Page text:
Shiva Kintali has just announced a (cool!) result that graph isomorphism for bounded treewidth graphs of width $\geq 4$ is $\oplus L$-hard. Informally, my question is, "How hard is that?"
We know that nonuniformly $NL \subseteq \oplus L$, see the answers to this question. We also know that it is unlikely that $\oplus L = P$, see the answers to this question. How surprising would it be if $L=\oplus L$? I have heard many people say that $L=NL$ would not be shocking the way $P=NP$ would.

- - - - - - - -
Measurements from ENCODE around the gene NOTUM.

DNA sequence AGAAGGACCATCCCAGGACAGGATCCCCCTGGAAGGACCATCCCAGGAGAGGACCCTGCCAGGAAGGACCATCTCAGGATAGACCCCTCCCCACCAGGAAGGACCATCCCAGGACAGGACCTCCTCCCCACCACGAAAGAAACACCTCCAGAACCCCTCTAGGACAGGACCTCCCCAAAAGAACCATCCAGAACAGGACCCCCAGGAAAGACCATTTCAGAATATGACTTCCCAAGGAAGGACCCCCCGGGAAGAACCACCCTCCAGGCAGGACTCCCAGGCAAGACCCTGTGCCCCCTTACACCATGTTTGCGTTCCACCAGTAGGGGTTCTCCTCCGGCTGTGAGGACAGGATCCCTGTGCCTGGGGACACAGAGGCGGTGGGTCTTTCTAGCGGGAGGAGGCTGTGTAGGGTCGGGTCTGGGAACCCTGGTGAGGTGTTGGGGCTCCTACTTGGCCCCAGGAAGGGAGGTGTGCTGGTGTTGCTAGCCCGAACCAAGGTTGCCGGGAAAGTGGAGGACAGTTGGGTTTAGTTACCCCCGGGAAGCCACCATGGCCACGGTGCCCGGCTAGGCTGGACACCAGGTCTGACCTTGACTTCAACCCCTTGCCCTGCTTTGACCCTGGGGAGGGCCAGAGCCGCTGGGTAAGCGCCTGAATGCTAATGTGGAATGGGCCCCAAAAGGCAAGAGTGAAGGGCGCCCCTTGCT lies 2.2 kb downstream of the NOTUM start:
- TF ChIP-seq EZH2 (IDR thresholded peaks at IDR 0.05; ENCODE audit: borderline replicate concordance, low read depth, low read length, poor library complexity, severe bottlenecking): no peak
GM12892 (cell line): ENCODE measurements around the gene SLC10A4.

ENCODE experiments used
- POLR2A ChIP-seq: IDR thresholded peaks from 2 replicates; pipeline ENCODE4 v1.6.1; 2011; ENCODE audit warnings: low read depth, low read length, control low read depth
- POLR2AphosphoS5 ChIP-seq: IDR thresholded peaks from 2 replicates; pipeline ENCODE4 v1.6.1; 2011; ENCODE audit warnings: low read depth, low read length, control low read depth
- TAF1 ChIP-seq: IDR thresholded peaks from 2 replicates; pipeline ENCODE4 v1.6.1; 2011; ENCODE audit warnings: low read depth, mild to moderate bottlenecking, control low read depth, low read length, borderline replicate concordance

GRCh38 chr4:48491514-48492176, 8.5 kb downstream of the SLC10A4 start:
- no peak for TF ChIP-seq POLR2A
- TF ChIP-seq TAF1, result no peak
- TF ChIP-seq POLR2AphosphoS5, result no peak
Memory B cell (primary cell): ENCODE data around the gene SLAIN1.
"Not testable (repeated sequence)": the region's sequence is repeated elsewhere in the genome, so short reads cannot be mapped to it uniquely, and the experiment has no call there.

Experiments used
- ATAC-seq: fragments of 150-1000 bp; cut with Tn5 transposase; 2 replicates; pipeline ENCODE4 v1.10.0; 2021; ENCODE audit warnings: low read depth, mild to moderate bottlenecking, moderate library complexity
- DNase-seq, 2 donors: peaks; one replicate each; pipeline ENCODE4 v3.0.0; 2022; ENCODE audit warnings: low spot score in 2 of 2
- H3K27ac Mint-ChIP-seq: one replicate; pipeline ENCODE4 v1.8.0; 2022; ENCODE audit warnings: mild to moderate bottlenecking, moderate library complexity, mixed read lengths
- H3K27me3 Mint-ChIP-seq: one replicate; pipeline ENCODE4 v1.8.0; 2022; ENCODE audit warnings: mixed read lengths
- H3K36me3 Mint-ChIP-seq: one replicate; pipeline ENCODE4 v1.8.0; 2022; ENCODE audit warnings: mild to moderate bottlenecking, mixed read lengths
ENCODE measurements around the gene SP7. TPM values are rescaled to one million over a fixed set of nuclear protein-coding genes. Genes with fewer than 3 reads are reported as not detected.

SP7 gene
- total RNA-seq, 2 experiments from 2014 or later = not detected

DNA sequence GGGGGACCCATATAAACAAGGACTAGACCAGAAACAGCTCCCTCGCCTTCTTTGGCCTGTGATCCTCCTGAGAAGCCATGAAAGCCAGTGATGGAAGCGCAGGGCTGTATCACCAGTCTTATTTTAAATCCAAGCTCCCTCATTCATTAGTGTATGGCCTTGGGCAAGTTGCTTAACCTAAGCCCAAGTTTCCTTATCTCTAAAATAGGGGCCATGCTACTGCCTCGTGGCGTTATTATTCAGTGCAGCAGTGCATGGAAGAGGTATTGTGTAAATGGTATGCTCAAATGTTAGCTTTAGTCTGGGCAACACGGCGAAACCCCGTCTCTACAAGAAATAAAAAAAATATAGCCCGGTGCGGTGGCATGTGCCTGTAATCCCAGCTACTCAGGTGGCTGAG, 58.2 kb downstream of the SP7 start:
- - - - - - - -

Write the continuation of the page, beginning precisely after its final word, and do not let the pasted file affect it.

What are the consequences of $L=\oplus L$?
Definition: $\oplus L$ is the set of languages recognized by a non-deterministic Turing machine which can only distinguish between an even number or odd number of "acceptance" paths (rather than a zero or non-zero number of acceptance paths), and which is further restricted to work in logarithmic space.